“Tell me why!” This time the force of her anger was directed square at him and Isaac flew 10 feet backward and crashed into a display case filed with framed photos of he and his friends’ triumphs. “You got the others with subtle plans and your twisted genius, but I’m here, face to face with you, and I know you for the monster you are now. You aren’t winning Isaac. So tell me why you did it, before I do something I regret.”

Isaac laughed weakly and winced as the many shards embedded in his back and arms cut him a little more. “Oh, I could tell you a thing or two about regret Jenni. Try realizing that to save billions of strangers you need to kill the people you love and care for the most. You couldn’t possibly carry the regret I have.”

“So it’s insanity. You’re delusional. I can’t forgive you Isaac, and I don’t know what they’ll do to you, but I am sorry for you. Maybe humans were never meant to handle your level of intellect.”

“Now you getting it. We aren’t heroes Jenni, and Dr. Hypno, Tiger Claw, Laser – they weren’t villains. We were all just cancer. A cancer in human evolution. A mistake. We aren’t a leap forward, we aren’t the future. We’re the weird growth in the species holding it back, weakening it from the inside. As long as ‘supers’ are around the rest of the world stagnates. We’re supposed to handle everything bad that comes along for them and when bastards like Senator Fitch start seeing the results we become a tool for keeping the people in line. Making sure everyone remains a good citizen while their superior leaders and exemplars take care of everything for them.”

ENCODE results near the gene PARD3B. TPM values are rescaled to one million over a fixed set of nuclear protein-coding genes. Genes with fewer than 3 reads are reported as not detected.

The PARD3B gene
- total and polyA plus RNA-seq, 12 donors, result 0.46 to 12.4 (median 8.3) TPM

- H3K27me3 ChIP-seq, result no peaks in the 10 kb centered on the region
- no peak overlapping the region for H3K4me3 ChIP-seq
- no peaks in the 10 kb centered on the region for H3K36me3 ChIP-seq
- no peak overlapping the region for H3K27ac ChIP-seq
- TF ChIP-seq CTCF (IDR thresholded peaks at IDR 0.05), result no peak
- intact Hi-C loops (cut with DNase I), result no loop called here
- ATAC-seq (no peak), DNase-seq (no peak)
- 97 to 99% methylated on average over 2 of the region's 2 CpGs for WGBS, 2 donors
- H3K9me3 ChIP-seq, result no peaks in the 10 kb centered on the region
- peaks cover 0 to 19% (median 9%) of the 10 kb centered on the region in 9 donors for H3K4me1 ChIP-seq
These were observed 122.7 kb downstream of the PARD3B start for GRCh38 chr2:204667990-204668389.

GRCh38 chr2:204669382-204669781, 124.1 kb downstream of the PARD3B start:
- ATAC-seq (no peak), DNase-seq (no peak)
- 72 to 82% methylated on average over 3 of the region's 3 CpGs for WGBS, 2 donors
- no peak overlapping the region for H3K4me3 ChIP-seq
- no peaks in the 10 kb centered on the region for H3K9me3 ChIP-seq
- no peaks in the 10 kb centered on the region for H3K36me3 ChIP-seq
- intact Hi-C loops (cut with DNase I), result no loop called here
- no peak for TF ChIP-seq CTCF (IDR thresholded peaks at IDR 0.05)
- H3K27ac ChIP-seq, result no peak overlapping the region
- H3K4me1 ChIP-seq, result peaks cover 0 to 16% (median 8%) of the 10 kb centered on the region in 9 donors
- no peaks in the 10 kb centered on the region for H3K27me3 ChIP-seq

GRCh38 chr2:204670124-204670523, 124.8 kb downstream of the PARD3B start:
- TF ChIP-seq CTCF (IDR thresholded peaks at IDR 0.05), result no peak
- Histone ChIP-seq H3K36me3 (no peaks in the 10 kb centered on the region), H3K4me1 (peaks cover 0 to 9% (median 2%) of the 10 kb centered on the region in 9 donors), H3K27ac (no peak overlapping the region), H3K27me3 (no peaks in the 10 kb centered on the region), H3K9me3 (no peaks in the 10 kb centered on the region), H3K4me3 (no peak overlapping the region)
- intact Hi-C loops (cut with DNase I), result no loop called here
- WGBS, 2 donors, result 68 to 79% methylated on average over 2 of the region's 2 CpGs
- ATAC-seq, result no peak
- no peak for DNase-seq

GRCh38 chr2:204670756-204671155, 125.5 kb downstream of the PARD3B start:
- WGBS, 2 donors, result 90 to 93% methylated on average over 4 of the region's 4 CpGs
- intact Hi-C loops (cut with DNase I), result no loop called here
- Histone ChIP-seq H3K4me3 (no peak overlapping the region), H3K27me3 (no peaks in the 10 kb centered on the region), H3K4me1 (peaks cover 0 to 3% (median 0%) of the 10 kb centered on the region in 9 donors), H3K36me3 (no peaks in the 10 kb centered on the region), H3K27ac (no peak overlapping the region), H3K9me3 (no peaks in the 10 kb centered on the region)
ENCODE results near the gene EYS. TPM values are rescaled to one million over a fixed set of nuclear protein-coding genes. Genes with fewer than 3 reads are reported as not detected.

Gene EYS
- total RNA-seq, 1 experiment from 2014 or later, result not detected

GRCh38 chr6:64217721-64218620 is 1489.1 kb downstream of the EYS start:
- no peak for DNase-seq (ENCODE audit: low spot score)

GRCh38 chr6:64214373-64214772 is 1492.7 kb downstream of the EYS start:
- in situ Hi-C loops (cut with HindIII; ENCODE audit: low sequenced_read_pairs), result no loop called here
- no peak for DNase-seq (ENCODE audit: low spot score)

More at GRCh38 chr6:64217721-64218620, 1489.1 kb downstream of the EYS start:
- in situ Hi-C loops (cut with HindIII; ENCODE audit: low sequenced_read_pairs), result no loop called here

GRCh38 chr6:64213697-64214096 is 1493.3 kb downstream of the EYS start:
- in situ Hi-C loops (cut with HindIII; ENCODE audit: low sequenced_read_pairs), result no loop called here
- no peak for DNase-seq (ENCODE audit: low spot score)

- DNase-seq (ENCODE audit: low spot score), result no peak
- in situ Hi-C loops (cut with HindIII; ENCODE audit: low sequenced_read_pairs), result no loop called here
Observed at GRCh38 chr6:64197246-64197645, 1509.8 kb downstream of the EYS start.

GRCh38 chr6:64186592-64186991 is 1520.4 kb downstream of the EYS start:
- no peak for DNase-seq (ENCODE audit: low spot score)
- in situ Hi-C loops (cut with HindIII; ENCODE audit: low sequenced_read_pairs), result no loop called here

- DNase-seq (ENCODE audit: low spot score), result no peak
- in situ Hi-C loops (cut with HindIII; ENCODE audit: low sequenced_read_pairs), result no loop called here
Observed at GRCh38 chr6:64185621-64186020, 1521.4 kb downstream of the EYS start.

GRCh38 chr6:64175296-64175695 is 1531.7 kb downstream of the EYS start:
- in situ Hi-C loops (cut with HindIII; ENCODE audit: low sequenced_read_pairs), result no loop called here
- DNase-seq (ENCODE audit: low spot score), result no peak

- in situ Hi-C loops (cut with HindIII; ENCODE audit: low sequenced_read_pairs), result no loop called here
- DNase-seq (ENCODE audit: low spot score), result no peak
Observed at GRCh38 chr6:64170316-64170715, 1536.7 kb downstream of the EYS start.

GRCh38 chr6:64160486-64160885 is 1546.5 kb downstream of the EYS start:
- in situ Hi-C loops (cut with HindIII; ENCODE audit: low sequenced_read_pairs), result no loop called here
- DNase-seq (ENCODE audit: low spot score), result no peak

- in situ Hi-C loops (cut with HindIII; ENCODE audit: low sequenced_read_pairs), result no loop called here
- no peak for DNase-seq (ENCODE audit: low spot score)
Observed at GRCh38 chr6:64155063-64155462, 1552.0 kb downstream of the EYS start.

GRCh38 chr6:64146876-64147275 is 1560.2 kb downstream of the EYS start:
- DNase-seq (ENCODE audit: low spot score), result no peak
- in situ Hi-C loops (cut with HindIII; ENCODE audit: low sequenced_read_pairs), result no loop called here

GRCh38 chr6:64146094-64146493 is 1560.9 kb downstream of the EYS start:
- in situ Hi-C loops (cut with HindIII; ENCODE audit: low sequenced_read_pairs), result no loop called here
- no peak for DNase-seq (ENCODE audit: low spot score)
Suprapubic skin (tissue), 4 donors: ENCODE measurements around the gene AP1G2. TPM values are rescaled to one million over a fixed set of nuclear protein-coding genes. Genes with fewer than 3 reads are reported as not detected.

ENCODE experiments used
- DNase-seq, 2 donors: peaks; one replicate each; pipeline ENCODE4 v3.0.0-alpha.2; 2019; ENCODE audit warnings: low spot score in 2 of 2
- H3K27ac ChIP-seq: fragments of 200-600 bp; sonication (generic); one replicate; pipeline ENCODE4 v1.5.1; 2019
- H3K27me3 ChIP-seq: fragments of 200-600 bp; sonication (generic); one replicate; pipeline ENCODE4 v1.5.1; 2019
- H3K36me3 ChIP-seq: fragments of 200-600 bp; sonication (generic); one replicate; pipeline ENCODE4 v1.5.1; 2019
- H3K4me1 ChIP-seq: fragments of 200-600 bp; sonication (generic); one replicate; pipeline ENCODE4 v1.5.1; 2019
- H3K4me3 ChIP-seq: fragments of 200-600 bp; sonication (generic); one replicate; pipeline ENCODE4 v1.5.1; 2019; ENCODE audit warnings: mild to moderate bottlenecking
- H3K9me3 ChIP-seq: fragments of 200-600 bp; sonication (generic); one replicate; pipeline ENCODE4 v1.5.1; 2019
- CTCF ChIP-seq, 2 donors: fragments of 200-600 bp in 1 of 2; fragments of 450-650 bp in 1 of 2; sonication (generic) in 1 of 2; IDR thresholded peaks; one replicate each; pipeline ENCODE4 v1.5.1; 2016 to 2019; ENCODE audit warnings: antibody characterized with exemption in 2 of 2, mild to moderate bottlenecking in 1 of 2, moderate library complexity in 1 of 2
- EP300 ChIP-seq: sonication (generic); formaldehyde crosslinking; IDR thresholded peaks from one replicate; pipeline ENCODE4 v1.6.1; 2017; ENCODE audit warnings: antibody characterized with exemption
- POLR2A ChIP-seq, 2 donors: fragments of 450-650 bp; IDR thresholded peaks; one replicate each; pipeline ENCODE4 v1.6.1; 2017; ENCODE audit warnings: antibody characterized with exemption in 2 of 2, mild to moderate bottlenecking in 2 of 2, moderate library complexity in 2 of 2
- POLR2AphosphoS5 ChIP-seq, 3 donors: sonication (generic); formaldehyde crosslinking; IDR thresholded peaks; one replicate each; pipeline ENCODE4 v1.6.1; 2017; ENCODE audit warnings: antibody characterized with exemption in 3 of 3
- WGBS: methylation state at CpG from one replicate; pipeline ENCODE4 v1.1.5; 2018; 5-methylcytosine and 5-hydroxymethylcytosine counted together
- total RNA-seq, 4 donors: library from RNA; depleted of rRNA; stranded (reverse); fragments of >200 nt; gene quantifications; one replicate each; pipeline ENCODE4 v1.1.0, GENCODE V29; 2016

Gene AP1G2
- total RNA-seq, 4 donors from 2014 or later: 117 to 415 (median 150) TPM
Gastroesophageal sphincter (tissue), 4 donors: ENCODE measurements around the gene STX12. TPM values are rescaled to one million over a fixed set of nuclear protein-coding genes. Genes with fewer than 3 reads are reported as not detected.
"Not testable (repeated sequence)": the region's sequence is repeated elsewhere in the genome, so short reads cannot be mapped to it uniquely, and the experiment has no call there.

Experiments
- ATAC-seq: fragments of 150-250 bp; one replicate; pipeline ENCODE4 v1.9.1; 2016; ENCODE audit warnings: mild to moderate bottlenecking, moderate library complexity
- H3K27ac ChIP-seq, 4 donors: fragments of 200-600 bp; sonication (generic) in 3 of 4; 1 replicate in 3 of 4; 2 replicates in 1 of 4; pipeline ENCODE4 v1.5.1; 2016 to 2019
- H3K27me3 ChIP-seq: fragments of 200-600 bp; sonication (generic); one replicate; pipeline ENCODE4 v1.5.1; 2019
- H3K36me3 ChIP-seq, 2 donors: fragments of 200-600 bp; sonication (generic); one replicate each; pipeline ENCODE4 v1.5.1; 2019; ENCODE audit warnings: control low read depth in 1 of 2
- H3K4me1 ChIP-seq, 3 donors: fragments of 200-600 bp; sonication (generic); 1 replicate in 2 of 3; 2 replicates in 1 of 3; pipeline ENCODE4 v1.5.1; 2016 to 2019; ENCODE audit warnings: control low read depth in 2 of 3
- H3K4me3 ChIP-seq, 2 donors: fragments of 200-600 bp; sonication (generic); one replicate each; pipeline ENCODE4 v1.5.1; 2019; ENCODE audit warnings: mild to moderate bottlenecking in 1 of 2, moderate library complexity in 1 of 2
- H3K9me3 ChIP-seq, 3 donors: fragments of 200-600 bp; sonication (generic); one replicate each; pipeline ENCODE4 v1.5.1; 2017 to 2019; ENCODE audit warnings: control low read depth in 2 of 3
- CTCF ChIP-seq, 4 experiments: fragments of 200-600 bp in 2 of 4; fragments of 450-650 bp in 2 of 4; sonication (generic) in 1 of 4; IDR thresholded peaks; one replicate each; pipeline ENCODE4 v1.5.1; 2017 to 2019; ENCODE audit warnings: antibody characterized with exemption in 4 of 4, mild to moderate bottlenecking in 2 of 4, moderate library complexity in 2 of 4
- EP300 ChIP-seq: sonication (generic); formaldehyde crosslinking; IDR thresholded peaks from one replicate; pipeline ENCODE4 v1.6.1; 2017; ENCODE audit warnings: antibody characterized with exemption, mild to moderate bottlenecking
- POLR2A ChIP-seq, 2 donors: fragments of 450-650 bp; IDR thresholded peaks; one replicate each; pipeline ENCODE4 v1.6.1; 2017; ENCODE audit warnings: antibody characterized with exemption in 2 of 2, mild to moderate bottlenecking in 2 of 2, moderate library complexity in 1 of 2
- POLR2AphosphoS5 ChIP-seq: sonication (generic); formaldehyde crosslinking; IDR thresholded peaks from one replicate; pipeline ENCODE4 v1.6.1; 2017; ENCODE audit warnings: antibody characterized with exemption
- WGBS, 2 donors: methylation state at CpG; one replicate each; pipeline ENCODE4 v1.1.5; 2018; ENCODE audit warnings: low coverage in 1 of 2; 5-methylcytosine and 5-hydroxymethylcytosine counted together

“This is your excuse? I can barely understand what you’re saying!”

“Too bad. It’s the only one I’ve got. Now Jenni, I’m sorry, really I am. But you’ve made two big mistakes,” Isaac said as he stood up and straightened his clothes, despite the pain.

“No, Isaac. You can’t win. It’s over. We both know you can’t escape me now.”

“First,” he said holding up a finger, ignoring her words, “not only am I smart enough to keep you from learning this was all me, but I’m smart enough to make sure you figured it out exactly when I wanted you to. Second, your theory that I can’t escape you assumes I want to. I’m not trying to win Jenni, I’m doing what has to be done. Thank you for showing up on time. Even you can’t escape in under two seconds.”

Confusion gave way rapidly to understanding and then fear on Jenni’s face. She wasn’t as smart as Isaac, no one was, but she was damn bright in her own right.

Tears filled Isaac’s eyes. “I’m sorry,” he said as the bomb exploded, killing the last two supers on earth, and a new era began.

***

For the record the words of the random 8 I chose were: Cape, Senator, Funeral, Laser